Employee Goes Ahead With Filing Police Report Against Employer’s Wishes

Recently, the Appellate Division found that an employee’s filing of a police report regarding a customer’s offensive touching constituted protected conduct under the New Jersey Law Against Discrimination (“LAD”) and could serve as the basis for a retaliation claim against an employer.

In Prager v. Joyce Honda, Inc., a receptionist of a car dealership complained to her employer that a customer had touched her in an offensive manner. Her managers responded by asking her if she wanted to press charges against the customer but they attempted to discourage her from doing so because the individual was a valued customer. Several days later, the receptionist pressed charges to which the customer pled guilty.

Following the receptionist’s filing of a police report, the dealership issued her two written warnings for attendance incidents, one of which had occurred before she had filed the police report. She objected to the warnings and explained that she believed they were issued in retaliation for her having pressed charges against the customer. Although the dealership offered to rescind the warnings and move forward with a fresh start, the receptionist chose to resign because she no longer trusted the dealership’s management. She filed a lawsuit against the dealership alleging retaliation and constructive discharge under the LAD. At trial, the court dismissed her claims on the basis that the LAD only applied to an employer’s conduct, not that of a customer, and that the filing of a police report could not serve as the basis for a retaliation claim.

The Appellate Division agreed with the trial court’s dismissal of the receptionist’s claims but disagreed with its reasons for doing so. First, the Appellate Division found that the filing of a police report regarding offensive touching or harassment is “protected activity” under the LAD. Thus, an employer may not retaliate against an employee who engages in such a practice. Declining to address the issue of whether a customer’s conduct could form the basis for a claim under the LAD, the Appellate Division then found that the receptionist could not prevail on her constructive discharge claim because her reasons for resigning were not “so intolerable that a reasonable person would be forced to resign rather than continue to endure.” Furthermore, since her employer had offered to rescind the written warnings plaintiff did not do what was necessary and reasonable to remain employed. Third, the Appellate Division explained that plaintiff’s receipt of two written warnings, in this context, did not rise to the level of actionable harm under the LAD. However, the receipt of warnings could, in certain instances, be sufficient.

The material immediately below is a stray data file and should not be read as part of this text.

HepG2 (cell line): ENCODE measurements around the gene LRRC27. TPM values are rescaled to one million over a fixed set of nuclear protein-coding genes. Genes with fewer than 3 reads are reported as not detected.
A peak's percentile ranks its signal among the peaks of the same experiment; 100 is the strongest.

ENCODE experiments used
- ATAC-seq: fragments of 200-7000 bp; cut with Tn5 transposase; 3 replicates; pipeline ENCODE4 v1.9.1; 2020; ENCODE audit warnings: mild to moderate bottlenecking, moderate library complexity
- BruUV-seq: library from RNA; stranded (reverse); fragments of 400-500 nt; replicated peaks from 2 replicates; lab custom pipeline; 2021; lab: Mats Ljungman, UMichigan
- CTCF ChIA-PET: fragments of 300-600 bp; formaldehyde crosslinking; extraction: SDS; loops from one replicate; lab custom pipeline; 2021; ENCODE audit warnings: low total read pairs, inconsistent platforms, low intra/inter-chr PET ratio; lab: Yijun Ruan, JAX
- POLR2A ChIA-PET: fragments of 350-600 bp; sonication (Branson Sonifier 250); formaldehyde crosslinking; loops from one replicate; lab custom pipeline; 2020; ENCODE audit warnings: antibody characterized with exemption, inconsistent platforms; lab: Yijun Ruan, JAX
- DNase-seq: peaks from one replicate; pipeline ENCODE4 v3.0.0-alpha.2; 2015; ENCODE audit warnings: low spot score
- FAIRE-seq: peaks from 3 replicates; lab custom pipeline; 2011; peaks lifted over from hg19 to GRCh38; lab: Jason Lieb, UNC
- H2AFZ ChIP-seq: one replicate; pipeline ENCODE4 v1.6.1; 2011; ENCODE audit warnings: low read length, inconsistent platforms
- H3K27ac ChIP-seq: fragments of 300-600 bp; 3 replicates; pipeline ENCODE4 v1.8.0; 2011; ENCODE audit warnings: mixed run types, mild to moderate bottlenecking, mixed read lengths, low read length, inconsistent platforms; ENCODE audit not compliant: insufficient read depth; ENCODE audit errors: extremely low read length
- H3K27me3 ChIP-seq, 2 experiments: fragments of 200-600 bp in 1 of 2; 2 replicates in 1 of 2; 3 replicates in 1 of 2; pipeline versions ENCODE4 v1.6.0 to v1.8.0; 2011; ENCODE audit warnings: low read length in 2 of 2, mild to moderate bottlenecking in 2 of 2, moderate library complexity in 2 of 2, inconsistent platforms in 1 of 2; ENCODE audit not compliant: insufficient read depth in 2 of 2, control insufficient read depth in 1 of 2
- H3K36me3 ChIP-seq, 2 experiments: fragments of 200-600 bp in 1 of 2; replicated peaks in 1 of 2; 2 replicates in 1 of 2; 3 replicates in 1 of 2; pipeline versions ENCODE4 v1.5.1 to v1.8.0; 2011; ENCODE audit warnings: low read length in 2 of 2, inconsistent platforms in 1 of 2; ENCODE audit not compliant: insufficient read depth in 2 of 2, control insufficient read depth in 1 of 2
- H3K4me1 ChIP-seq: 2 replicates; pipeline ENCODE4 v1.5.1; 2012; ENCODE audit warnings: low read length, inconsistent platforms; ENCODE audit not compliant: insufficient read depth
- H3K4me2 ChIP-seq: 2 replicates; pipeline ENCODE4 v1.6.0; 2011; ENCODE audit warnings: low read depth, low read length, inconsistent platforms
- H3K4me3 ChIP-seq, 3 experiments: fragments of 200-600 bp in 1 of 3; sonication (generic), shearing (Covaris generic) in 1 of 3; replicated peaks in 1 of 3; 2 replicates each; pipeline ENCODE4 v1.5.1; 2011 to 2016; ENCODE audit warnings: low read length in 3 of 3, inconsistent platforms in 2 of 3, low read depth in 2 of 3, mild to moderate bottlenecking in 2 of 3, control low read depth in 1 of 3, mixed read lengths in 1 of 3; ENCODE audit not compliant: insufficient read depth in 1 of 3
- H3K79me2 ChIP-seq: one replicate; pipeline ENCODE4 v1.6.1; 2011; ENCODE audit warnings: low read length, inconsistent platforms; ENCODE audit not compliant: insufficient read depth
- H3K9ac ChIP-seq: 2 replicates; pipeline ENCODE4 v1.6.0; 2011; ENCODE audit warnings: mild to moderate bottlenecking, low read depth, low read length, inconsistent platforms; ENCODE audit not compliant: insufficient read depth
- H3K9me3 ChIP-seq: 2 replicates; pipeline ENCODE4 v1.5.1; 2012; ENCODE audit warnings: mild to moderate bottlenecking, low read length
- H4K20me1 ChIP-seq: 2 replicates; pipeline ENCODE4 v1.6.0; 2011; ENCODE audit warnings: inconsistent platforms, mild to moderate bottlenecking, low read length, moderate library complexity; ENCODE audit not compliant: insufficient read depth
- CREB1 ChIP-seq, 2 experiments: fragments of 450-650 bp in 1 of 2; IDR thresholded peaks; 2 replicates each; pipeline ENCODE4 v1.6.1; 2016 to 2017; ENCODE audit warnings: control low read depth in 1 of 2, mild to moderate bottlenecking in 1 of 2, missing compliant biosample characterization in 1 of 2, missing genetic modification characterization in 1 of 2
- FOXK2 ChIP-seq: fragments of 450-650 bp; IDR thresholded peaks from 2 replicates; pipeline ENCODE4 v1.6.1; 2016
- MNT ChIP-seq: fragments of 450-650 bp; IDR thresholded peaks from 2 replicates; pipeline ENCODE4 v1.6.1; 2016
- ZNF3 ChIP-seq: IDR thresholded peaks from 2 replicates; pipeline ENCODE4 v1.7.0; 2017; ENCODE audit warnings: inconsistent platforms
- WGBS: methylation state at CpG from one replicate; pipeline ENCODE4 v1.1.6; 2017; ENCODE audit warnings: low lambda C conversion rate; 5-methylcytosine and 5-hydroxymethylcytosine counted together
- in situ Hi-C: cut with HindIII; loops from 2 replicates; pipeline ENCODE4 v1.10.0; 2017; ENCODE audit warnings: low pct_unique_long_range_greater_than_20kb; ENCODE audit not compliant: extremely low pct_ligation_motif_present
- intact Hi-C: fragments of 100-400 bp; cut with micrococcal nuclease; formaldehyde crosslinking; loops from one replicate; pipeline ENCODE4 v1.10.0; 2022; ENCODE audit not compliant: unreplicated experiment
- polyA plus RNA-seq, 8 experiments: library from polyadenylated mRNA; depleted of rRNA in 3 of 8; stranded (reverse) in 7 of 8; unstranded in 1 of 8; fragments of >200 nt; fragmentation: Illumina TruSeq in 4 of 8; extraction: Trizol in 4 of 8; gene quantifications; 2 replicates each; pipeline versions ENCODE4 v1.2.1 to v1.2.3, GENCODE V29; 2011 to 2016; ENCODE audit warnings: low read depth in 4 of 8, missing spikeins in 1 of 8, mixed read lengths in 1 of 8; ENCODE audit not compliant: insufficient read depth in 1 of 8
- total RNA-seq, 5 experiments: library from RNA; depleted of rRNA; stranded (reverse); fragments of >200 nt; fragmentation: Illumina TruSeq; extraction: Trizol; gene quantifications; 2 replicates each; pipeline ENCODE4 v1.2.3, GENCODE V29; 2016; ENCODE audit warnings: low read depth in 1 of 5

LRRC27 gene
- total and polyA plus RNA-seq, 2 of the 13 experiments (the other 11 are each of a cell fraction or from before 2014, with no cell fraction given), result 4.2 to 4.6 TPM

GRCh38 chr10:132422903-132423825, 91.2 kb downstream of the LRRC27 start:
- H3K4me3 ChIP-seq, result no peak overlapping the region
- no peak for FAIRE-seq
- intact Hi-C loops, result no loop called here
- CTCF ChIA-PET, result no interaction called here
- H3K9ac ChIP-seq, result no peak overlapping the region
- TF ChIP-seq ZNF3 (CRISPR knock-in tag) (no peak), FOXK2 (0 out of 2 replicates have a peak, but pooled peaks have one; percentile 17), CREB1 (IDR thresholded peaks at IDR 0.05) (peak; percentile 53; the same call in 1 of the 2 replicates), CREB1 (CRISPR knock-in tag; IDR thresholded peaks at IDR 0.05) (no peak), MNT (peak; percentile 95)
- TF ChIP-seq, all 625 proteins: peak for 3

The key takeaways here are that an employer may not take retaliatory action against an employee who files a police report regarding discrimination or harassment in the workplace. The filing of such a police report is equivalent to the employee filing a lawsuit or charge of discrimination with the Equal Employment Opportunity Commission or the NJ Division on Civil Rights.

Second, this case reinforces the fact that it is extremely difficult to prevail on a constructive discharge claim. Resigning should always be a last resort and should be reserved for those instances where the employer’s conduct or the workplace has become “so intolerable” and egregious that resignation is the only option. In most cases, the receipt of warnings, no matter how unfair or baseless, will not justify resignation.

If you feel that you have been the victim of retaliation for having complained about discrimination or harassment in the workplace, contact the Law Offices of Damian Christian Shammas, LLC to discuss your situation.